56:8-13 The heavy and continued trials through which many of the Lord's people have passed, should teach us to be silent and patient under lighter crosses. Yet we are often tempted to repine and despond under small sorrows. For this we should check ourselves. David comforts himself, in his distress and fear, that God noticed all his grievances and all his griefs. God has a bottle and a book for his people's tears, both the tears for their sins, and those for their afflictions. He observes them with tender concern. Every true believer may boldly say, The Lord is my helper, and then I will not fear what man shall do unto me; for man has no power but what is given him from above. Thy vows are upon me, O Lord; not as a burden, but as that by which I am known to be thy servant; as a bridle that restrains me from what would be hurtful, and directs me in the way of my duty. And vows of thankfulness properly accompany prayers for mercy. If God deliver us from sin, either from doing it, or by his pardoning mercy, he has delivered our souls from death, which is the wages of sin. Where the Lord has begun a good work he will carry it on and perfect it. David hopes that God would keep him even from the appearance of sin. We should aim in all our desires and expectations of deliverance, both from sin and trouble, that we may do the better service to the Lord; that we may serve him without fear. If his grace has delivered our souls from the death of sin, he will bring us to heaven, to walk before him for ever in light.Thou tellest my wanderings - Thou dost "number" or "recount" them; that is, in thy own mind. Thou dost keep an account of them; thou dost notice me as I am driven from one place to another to find safety. "My wanderings," to Gath, 1 Samuel 21:10; to the cave of Adullam, 1 Samuel 22:1; to Mizpeh, in Moab, 1 Samuel 22:3; to the forest of Hareth, 1 Samuel 22:5; to Keilah, 1 Samuel 23:5; to the wilderness of Ziph, 1 Samuel 23:14; to the wilderness of Maon, 1 Samuel 23:25; to En-gedi, 1 Samuel 24:1-2.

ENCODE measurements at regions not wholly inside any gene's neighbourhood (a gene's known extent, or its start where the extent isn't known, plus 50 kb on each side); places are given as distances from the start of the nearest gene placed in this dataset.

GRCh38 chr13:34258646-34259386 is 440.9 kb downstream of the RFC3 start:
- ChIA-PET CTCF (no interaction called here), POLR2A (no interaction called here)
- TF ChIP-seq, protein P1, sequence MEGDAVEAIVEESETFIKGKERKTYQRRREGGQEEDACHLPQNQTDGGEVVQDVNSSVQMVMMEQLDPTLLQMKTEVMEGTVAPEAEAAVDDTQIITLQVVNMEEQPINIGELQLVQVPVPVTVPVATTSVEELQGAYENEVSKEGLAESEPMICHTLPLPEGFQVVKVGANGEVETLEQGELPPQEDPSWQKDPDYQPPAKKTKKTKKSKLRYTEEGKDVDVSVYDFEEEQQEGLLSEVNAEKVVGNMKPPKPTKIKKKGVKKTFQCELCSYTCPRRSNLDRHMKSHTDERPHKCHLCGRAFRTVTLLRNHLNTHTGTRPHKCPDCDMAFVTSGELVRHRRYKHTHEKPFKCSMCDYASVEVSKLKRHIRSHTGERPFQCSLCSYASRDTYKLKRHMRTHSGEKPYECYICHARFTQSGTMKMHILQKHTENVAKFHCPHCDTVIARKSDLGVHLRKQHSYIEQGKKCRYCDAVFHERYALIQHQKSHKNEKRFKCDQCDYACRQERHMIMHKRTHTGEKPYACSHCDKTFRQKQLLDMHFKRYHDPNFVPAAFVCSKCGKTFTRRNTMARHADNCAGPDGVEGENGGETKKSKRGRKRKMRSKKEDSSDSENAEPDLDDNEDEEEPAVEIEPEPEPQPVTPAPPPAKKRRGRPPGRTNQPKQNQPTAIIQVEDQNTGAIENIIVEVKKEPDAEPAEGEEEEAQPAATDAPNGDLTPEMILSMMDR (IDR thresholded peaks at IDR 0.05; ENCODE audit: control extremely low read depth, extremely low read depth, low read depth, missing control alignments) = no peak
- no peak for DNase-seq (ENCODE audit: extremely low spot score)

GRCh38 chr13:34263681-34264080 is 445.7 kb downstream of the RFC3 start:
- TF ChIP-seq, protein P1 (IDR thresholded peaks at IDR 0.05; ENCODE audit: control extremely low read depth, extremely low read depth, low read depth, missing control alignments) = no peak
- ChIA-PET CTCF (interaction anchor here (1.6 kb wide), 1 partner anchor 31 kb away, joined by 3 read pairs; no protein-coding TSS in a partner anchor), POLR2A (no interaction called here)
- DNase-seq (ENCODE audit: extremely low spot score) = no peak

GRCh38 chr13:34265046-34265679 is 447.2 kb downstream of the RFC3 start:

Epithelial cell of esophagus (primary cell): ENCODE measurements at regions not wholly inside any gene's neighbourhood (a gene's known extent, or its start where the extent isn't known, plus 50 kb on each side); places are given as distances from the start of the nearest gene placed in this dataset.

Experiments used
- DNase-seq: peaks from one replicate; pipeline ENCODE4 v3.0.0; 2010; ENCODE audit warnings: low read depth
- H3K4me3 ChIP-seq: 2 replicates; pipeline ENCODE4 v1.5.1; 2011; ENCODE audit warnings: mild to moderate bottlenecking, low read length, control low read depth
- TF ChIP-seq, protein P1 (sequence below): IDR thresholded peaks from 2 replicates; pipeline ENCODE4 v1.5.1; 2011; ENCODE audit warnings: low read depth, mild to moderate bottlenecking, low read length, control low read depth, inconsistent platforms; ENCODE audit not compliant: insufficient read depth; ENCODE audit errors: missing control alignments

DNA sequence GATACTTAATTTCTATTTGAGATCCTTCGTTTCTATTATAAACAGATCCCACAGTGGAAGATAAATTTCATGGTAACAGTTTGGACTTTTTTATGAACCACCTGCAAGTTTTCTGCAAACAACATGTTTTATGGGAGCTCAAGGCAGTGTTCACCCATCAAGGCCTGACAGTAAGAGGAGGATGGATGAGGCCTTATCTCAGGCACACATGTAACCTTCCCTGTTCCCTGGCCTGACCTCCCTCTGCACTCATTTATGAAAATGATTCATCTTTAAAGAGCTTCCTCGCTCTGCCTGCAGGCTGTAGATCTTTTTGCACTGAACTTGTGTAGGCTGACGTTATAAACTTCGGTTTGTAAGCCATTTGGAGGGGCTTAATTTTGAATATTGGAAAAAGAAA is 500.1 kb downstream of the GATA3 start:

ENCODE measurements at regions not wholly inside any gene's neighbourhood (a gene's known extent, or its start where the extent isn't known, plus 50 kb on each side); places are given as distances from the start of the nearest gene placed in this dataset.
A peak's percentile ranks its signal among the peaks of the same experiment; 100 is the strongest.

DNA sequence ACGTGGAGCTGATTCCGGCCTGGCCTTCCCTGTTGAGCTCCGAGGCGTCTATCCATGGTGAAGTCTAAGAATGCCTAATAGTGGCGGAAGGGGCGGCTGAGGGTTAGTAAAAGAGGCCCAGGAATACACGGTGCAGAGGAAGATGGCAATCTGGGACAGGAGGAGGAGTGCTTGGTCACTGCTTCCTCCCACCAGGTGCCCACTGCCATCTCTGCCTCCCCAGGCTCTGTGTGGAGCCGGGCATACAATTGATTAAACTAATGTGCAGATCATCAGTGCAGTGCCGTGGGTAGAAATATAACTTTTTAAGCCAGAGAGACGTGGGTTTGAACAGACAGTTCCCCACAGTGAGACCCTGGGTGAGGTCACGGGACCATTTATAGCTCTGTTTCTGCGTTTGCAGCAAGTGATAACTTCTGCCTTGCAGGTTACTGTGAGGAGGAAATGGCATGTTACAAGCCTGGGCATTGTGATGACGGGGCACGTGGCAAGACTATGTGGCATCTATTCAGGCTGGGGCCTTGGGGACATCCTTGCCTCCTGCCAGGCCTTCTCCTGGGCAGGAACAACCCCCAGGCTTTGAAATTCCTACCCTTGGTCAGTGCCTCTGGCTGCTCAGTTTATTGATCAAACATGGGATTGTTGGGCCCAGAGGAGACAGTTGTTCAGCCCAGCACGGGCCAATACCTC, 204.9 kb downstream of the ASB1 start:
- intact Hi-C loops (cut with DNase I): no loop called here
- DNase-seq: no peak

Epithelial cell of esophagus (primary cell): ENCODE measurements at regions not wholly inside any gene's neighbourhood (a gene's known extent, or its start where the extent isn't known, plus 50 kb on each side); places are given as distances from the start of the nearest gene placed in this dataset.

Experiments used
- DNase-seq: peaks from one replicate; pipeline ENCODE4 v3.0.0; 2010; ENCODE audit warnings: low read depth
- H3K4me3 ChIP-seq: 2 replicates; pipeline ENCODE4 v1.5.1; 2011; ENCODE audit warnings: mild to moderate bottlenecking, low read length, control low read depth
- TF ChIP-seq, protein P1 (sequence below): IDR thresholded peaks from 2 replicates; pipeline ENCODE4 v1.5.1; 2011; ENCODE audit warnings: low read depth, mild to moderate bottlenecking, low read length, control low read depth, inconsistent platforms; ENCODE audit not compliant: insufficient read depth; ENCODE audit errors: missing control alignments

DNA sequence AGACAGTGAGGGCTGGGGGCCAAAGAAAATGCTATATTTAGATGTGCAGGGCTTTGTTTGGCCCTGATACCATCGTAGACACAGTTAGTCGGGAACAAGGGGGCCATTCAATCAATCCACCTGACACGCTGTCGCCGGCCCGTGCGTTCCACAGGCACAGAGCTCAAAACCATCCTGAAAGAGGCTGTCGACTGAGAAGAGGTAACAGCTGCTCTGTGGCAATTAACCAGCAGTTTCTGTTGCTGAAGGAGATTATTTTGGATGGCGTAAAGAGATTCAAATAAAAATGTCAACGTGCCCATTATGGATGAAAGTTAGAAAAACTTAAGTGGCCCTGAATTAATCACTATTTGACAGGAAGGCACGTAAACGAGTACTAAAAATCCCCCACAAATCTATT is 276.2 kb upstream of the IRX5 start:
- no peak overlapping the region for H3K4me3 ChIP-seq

Put thou my tears into thy bottle - The tears which I shed in my wanderings. Let them not fall to the ground and be forgotten. Let them be remembered by thee as if they were gathered up and placed in a bottle - "a lachrymatory" - that they may be brought to remembrance hereafter. The word here rendered "bottle" means properly a bottle made of skin, such as was used in the East; but it may be employed to denote a bottle of any kind. It is possible, and, indeed, it seems probable, that there is an allusion here to the custom of collecting tears shed in a time of calamity and sorrow, and preserving them in a small bottle or "lachrymatory," as a memorial of the grief. The Romans had a custom, that in a time of mourning - on a funeral occasion - a friend went to one in sorrow, and wiped away the tears from the eyes with a piece of cloth, and squeezed the tears into a small bottle of glass or earth, which was carefully preserved as a memorial of friendship and sorrow.

Many of these lachrymatories have been found in the ancient Roman tombs. I myself saw a large quantity of them in the "Columbaria" at Rome, and in the Capitol, among the relics and curiosities of the place. The above engraving will illustrate the form of these lachrymatories. The annexed remarks of Dr. Thomson ("land and the Book," vol. i. p. 147), will show that the same custom prevailed in the East, and will describe the forms of the "tear-bottles" that were used there. "These lachrymatories are still found in great numbers on opening ancient tombs. A sepulchre lately discovered in one of the gardens of our city had scores of them in it. They are made of thin glass, or more generally of simple pottery, often not even baked or glazed, with a slender body, a broad bottom, and a funnel-shaped top. They have nothing in them but "dust" at present. If the friends were expected to contribute their share of tears for these bottles, they would very much need cunning women to cause their eyelids to gush out with water. These forms of ostentatious sorrow have ever been offensive to sensible people. Thus Tacitus says, 'At my funeral let no tokens of sorrow be seen, no pompous mockery of woe. Crown me with chaplets, strew flowers on my grave, and let my friends erect no vain memorial to tell where my remains are lodged. '"